Ben Carson is denying his involvement with a controversial supplement-maker accused of falsely claiming that its products could cure serious illnesses.


At Wednesday night’s Republican presidential debate, CNBC anchor Carl Quintanilla asked Carson why he maintained a 10-year relationship with the company Mannatech, which paid $7 million to settle a civil false advertising lawsuit.

“Well, that's easy to answer,” the retired neurosurgeon responded. “I didn't have an involvement with them. That is total propaganda, and this is what happens in our society. Total propaganda.”

The candidate admitted to giving “a couple” of paid speeches to the company but maintained that it was “absurd to say that I had any kind of a relationship with them.”

The Wall Street Journal reported earlier this month that Carson has appeared in videos for the company that were on its website as recently as last month.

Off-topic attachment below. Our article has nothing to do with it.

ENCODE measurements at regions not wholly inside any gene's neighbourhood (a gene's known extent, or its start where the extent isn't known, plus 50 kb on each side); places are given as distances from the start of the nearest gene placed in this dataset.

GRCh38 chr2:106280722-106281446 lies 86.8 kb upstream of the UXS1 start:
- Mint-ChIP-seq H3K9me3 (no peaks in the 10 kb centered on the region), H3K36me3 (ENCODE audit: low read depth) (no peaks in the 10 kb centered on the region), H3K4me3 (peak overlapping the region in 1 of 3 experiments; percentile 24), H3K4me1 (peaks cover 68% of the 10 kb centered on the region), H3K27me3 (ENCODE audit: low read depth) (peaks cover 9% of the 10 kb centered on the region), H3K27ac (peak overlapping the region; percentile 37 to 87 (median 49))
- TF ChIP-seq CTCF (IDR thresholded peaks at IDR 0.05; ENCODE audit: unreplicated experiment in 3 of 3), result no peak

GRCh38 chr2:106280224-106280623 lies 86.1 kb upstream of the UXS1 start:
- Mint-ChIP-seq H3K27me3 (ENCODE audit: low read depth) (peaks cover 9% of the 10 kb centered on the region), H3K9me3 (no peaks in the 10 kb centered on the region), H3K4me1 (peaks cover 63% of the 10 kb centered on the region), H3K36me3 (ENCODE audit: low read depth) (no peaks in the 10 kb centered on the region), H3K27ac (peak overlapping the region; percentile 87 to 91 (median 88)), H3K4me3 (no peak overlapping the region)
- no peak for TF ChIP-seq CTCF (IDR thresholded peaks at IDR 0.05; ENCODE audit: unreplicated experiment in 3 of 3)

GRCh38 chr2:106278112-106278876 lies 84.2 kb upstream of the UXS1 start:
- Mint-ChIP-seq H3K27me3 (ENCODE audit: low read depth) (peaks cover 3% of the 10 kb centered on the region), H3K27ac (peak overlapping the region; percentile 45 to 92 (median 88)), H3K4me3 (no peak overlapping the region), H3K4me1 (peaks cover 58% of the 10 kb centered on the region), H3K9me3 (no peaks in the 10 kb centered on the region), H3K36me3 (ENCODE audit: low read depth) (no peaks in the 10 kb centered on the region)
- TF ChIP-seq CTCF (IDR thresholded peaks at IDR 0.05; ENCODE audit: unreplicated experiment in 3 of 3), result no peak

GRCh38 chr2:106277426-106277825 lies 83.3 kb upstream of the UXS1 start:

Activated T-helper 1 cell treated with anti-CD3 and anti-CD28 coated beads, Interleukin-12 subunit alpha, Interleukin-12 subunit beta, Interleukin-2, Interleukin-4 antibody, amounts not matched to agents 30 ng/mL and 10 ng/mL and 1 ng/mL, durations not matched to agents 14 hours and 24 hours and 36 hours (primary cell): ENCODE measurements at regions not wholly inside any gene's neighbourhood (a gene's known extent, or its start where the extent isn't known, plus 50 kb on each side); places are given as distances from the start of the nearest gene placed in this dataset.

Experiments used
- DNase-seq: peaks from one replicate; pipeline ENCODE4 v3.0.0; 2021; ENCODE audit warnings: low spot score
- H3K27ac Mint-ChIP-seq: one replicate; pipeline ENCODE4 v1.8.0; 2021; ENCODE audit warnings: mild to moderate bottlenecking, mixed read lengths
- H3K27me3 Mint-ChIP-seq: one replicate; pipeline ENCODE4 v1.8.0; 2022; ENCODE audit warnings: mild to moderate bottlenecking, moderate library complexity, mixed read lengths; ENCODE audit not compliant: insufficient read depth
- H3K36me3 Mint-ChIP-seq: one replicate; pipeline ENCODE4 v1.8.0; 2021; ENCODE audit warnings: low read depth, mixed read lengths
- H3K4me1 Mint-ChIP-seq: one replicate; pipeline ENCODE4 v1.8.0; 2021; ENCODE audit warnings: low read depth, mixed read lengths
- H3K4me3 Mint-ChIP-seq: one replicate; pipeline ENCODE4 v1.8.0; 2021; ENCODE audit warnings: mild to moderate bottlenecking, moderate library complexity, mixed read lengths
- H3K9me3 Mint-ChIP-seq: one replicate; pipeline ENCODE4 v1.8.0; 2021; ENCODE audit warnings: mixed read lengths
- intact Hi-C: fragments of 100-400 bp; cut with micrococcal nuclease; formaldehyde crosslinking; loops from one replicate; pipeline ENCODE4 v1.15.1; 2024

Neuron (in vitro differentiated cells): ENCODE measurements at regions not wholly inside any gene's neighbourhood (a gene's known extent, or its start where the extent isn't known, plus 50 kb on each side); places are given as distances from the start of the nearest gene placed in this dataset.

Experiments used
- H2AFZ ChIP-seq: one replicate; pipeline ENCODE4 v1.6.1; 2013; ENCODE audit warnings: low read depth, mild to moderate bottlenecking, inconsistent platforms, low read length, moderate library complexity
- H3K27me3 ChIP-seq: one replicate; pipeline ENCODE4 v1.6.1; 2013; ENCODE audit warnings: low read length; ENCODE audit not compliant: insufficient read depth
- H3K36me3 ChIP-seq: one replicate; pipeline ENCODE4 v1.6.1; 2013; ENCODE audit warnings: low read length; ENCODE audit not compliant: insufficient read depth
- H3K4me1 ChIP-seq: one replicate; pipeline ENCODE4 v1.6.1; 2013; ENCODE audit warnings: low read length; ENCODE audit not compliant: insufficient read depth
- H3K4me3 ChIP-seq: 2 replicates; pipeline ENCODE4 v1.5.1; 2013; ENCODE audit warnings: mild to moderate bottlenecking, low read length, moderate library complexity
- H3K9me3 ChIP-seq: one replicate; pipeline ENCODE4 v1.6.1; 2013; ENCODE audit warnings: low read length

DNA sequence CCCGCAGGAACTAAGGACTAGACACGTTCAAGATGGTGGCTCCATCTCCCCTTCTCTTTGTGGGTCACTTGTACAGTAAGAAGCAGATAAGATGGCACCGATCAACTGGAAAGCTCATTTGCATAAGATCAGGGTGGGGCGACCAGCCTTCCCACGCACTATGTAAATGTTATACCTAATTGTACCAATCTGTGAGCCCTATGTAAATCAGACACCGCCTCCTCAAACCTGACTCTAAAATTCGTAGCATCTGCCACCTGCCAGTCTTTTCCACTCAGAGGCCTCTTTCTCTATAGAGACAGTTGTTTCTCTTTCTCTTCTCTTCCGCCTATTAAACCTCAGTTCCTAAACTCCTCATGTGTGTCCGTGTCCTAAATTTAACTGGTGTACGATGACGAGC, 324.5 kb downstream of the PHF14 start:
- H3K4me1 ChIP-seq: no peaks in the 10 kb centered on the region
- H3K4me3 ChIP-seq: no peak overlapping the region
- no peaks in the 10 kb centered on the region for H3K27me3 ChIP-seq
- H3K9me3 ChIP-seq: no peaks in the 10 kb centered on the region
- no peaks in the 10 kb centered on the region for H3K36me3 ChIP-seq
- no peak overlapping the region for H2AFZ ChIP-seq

“If somebody put me on their home page, they did it without my permission,” Carson said Wednesday.

The Wall Street Journal also reported that Carson gave four paid speeches for the company, most recently in 2013.

Mannatech told the newspaper that Carson ““has never been a paid endorser or spokesman.”

According to the Journal, Carson became involved with the company after being diagnosed with prostate cancer. He credited Mannatech's supplements with his recovery.

“Do I take the product? Yes. I think it's a good product,” Carson said Wednesday.

According to the Journal report, Mannatech was the subject of complaints from the Texas Attorney General’s office and the U.S. Food and Drug Administration over the company's claim that its supplements could cure cystic fibrosis, autism and Down syndrome.

The company settled for $7 million but maintained that the claims were made by rogue independent sales associates.